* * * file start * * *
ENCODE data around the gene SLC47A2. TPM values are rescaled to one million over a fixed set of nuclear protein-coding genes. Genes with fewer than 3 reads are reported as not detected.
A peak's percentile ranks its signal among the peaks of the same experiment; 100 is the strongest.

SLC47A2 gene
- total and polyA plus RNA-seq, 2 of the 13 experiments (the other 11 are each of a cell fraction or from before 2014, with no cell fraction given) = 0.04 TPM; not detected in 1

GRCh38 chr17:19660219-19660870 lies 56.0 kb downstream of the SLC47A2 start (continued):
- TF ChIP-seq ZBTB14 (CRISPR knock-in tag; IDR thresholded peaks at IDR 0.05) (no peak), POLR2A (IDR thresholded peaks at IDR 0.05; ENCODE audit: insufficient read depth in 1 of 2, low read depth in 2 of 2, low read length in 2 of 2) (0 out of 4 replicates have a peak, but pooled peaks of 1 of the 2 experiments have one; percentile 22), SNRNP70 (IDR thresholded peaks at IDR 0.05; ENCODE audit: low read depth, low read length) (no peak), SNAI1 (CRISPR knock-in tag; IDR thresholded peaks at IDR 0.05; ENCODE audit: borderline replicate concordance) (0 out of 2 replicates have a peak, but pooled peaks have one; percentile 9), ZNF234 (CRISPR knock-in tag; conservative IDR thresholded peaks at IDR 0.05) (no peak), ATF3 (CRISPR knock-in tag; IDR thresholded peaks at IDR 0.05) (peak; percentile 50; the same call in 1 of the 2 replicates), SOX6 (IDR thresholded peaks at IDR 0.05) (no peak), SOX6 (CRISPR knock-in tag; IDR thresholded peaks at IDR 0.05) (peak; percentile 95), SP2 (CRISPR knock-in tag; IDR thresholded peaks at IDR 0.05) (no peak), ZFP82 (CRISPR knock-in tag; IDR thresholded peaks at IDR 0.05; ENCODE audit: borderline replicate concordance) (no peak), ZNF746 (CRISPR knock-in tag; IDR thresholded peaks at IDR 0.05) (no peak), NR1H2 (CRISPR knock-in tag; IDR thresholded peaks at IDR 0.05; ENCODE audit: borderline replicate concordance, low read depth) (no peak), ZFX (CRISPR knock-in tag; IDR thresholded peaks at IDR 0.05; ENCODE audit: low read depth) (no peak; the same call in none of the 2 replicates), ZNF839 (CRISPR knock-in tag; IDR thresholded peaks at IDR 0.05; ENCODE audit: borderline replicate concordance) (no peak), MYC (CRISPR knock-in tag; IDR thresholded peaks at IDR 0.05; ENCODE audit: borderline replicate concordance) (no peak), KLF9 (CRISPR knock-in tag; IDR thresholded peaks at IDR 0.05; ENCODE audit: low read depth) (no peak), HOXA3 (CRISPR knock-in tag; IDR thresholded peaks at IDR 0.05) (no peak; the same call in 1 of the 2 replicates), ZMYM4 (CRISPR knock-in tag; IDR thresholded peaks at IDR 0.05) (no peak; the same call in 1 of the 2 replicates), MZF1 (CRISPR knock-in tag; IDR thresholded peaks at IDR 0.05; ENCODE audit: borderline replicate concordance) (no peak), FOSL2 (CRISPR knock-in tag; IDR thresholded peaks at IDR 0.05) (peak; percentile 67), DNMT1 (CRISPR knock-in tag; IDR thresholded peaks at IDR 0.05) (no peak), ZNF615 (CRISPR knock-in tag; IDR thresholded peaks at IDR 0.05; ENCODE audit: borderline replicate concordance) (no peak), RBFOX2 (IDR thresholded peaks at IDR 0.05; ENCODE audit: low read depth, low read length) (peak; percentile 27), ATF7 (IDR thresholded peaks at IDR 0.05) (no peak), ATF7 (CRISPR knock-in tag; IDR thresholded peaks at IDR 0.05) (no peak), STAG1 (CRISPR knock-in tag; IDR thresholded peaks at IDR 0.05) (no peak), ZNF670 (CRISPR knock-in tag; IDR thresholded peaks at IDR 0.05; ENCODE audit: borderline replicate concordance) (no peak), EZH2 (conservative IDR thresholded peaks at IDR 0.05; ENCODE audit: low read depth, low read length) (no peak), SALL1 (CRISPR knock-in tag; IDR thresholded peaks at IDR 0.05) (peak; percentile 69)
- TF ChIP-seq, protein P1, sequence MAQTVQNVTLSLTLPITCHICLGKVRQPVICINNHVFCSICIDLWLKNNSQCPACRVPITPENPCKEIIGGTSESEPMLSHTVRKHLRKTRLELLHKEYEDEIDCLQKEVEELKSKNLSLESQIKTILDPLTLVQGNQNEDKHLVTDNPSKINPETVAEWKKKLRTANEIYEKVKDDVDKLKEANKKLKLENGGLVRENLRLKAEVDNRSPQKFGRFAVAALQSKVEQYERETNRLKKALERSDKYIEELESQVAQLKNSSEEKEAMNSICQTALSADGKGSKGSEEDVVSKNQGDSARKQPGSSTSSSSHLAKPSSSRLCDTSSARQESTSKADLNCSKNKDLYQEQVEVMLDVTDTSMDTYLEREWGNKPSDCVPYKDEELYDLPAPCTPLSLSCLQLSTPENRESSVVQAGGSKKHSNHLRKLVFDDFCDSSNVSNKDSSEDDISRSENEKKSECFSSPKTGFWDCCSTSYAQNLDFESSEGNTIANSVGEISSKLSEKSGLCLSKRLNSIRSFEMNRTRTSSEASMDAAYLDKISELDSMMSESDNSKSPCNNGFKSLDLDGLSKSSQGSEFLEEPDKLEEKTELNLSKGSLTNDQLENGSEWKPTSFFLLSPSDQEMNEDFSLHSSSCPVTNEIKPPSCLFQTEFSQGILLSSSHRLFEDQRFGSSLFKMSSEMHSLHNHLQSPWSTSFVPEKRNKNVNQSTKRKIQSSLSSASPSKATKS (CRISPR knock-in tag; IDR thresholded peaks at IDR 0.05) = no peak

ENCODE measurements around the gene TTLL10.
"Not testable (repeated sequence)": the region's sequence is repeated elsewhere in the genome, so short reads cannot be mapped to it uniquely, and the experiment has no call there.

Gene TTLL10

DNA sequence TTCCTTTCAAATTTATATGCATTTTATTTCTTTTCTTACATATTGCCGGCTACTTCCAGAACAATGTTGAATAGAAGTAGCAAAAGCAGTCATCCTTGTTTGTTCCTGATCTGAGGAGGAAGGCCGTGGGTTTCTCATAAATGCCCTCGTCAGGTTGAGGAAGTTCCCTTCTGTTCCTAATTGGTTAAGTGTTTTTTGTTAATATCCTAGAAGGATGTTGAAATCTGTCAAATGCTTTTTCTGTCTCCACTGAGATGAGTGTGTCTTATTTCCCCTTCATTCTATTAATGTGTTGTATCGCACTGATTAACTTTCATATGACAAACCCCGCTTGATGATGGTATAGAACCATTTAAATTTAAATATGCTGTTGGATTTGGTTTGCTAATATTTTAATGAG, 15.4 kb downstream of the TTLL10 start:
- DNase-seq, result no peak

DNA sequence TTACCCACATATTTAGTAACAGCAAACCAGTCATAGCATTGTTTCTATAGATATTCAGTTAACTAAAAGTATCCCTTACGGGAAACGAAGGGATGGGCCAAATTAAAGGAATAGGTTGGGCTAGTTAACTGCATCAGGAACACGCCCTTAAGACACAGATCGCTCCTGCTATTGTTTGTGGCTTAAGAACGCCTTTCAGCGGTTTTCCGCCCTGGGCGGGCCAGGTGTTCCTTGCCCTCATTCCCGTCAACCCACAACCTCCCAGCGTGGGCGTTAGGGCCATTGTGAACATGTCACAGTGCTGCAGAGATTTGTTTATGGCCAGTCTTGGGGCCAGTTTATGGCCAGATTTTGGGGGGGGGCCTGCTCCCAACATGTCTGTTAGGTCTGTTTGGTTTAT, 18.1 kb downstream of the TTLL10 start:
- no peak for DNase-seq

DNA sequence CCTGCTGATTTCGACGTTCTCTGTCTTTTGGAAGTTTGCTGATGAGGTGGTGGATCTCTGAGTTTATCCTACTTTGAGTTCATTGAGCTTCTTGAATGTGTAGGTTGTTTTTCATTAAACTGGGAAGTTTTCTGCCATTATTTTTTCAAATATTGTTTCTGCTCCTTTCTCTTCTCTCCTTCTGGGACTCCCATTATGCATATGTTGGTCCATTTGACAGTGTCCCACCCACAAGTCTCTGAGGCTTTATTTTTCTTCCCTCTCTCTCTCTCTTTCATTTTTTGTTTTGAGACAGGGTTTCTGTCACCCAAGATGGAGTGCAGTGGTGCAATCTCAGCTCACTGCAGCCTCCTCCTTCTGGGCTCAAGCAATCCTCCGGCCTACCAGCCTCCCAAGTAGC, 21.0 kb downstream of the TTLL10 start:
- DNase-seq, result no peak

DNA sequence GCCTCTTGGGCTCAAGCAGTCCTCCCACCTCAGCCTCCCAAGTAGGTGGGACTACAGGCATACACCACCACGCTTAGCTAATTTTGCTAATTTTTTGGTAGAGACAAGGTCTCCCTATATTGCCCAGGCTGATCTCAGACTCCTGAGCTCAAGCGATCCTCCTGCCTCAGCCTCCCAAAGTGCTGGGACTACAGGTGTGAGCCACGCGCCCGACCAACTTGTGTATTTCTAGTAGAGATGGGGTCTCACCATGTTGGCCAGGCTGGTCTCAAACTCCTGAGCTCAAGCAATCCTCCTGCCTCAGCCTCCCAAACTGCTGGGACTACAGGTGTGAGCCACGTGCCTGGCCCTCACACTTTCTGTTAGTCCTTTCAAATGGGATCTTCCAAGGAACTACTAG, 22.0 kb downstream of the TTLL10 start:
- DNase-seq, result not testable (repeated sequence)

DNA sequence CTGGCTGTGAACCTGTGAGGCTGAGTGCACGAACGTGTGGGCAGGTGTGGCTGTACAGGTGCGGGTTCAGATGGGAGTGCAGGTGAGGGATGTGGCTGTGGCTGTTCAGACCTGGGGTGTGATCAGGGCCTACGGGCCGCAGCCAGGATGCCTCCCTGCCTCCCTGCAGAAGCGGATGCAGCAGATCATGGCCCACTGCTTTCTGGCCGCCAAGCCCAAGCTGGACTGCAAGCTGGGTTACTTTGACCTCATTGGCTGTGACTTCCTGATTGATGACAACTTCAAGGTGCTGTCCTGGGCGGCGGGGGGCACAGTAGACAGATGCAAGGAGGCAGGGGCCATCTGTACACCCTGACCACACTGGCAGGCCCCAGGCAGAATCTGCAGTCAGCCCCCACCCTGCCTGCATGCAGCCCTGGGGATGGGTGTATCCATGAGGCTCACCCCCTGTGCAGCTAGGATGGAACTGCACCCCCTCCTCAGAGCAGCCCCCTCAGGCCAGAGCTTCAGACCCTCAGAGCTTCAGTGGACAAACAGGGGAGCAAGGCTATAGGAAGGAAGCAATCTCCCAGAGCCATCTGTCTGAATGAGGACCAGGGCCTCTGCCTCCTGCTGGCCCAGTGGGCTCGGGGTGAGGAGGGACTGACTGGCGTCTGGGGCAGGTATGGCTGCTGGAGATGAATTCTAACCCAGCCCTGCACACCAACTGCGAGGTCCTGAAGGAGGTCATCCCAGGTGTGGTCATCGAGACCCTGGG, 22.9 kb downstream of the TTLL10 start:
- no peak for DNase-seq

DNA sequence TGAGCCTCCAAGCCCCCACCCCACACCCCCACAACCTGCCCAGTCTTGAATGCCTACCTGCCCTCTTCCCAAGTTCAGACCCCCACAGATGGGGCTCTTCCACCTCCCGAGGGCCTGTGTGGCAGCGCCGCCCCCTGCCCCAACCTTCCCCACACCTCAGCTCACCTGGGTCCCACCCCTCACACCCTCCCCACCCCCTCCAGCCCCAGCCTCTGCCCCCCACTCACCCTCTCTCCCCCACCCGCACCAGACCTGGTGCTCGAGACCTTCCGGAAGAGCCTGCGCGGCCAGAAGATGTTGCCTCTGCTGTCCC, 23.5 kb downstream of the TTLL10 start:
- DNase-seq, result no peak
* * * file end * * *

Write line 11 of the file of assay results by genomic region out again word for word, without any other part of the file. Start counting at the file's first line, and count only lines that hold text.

DNA sequence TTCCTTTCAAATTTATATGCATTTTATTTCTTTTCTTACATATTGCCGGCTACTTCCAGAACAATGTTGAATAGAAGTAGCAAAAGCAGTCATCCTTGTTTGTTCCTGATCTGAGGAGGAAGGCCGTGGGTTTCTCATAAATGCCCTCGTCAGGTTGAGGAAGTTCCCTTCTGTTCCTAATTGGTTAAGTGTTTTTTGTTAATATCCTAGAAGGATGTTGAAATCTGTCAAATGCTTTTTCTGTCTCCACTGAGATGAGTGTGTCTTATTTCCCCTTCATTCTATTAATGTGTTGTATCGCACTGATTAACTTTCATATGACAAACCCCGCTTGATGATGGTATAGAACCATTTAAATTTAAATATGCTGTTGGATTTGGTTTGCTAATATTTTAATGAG, 15.4 kb downstream of the TTLL10 start: